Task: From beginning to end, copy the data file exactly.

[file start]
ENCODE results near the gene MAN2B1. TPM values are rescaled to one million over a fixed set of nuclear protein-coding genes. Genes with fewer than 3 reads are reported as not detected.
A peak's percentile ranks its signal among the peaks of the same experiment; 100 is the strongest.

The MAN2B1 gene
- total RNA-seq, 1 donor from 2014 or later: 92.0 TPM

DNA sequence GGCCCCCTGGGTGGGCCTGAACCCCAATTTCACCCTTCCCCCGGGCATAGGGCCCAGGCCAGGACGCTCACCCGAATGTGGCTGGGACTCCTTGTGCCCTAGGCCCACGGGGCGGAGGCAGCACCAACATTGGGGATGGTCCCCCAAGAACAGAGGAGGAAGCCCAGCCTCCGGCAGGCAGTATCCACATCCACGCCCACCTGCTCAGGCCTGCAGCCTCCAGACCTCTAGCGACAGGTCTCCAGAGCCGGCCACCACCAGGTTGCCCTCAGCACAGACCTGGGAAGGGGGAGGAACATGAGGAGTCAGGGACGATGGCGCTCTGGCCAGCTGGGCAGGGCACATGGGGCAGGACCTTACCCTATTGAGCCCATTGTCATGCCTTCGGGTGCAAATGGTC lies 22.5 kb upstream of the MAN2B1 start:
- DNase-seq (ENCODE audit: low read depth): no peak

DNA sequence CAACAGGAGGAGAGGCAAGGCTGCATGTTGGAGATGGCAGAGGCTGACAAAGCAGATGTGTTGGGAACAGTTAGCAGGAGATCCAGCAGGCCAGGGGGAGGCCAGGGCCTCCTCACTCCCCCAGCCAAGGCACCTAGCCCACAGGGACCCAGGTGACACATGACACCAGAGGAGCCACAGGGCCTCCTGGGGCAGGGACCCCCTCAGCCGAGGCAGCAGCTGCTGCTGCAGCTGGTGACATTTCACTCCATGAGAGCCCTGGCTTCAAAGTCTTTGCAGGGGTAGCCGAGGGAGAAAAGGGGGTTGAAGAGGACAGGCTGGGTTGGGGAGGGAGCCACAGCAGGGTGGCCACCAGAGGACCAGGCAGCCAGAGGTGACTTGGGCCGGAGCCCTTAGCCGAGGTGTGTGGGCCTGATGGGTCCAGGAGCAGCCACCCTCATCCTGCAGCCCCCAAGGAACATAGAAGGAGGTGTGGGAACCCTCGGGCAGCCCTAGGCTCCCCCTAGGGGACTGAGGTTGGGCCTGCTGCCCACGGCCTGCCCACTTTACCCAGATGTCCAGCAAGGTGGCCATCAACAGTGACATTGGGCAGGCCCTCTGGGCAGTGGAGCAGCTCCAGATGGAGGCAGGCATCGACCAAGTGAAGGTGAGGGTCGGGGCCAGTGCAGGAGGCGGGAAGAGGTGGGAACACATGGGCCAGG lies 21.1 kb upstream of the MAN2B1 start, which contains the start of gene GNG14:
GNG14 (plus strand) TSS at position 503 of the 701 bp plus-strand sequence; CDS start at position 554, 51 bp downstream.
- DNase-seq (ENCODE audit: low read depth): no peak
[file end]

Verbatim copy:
ENCODE results near the gene MAN2B1. TPM values are rescaled to one million over a fixed set of nuclear protein-coding genes. Genes with fewer than 3 reads are reported as not detected.
A peak's percentile ranks its signal among the peaks of the same experiment; 100 is the strongest.

The MAN2B1 gene
- total RNA-seq, 1 donor from 2014 or later: 92.0 TPM

DNA sequence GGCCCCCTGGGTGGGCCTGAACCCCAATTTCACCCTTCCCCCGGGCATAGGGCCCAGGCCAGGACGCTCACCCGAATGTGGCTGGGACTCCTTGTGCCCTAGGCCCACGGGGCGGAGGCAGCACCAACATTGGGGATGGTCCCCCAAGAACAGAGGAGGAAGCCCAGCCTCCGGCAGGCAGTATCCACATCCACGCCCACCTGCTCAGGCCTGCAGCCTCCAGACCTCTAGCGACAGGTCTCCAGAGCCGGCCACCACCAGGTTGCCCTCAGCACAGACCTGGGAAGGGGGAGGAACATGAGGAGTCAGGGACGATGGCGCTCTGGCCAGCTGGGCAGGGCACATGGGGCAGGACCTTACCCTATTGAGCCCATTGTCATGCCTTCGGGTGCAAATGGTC lies 22.5 kb upstream of the MAN2B1 start:
- DNase-seq (ENCODE audit: low read depth): no peak

DNA sequence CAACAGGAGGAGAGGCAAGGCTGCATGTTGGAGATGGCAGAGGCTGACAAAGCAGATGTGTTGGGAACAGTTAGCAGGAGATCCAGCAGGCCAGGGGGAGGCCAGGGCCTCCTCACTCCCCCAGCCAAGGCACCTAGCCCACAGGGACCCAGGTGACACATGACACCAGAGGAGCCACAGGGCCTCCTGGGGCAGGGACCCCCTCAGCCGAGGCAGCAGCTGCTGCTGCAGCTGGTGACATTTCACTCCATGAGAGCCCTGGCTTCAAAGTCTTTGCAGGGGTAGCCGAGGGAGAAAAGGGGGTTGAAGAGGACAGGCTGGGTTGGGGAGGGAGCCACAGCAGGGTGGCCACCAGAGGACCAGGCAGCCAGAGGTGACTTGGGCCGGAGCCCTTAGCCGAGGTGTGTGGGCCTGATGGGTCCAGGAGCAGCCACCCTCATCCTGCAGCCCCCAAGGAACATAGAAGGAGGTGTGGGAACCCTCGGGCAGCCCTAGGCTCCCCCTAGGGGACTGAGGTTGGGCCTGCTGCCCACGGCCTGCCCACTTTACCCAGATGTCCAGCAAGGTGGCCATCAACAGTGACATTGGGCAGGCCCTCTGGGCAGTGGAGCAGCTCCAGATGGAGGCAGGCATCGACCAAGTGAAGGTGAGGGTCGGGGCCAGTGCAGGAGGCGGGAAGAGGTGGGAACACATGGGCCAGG lies 21.1 kb upstream of the MAN2B1 start, which contains the start of gene GNG14:
GNG14 (plus strand) TSS at position 503 of the 701 bp plus-strand sequence; CDS start at position 554, 51 bp downstream.
- DNase-seq (ENCODE audit: low read depth): no peak